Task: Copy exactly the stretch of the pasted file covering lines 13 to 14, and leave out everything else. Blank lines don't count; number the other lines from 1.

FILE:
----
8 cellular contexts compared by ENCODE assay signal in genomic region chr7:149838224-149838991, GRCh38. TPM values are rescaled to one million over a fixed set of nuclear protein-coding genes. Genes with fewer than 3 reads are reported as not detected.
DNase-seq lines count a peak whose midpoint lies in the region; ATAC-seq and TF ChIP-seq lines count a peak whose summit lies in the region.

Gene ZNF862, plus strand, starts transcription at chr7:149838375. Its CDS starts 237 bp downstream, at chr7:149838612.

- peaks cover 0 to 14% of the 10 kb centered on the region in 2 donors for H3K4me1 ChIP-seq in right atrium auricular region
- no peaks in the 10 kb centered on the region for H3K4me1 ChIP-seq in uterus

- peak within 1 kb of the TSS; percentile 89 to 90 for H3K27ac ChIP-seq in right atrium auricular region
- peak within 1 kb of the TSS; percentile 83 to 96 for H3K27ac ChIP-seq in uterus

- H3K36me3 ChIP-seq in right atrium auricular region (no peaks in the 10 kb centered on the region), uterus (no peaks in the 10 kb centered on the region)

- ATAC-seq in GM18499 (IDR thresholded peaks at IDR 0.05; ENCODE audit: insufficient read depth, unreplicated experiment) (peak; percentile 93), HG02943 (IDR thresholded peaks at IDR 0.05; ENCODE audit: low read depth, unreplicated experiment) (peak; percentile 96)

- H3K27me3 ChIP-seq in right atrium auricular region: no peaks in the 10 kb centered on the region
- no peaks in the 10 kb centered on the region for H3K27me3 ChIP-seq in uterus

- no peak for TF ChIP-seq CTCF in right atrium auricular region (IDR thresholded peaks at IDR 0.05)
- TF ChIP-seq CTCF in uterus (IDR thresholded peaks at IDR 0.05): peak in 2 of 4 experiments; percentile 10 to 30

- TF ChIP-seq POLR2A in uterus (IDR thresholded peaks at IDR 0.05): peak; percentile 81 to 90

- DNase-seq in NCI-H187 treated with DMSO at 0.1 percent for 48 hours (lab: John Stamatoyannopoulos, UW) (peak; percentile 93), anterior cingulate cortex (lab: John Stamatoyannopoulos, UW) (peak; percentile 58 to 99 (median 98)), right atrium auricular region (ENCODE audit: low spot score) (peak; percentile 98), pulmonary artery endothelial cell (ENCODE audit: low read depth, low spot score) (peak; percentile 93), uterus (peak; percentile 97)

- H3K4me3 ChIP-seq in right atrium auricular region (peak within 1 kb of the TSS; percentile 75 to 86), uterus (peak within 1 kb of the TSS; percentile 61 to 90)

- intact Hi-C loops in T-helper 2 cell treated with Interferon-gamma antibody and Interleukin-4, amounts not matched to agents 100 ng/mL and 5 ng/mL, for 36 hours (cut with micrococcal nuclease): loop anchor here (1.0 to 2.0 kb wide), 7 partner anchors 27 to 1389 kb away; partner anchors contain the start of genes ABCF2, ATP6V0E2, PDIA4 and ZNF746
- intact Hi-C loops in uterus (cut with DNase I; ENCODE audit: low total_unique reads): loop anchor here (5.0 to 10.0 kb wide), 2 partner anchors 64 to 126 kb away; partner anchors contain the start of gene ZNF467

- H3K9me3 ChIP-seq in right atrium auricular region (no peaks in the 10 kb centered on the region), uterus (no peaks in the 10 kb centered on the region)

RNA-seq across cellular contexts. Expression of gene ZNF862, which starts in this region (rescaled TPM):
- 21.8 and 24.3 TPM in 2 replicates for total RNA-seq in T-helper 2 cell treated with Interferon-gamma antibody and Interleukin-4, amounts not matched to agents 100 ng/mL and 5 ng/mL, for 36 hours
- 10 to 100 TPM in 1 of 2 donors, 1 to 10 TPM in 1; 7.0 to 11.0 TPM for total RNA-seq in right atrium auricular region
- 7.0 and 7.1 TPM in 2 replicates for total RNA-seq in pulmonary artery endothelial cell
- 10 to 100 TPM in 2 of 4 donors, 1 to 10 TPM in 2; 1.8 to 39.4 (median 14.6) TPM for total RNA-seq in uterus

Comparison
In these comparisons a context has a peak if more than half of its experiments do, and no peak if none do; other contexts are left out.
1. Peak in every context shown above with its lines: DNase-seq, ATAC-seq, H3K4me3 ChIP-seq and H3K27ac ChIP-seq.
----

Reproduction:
- TF ChIP-seq CTCF in uterus (IDR thresholded peaks at IDR 0.05): peak in 2 of 4 experiments; percentile 10 to 30

- TF ChIP-seq POLR2A in uterus (IDR thresholded peaks at IDR 0.05): peak; percentile 81 to 90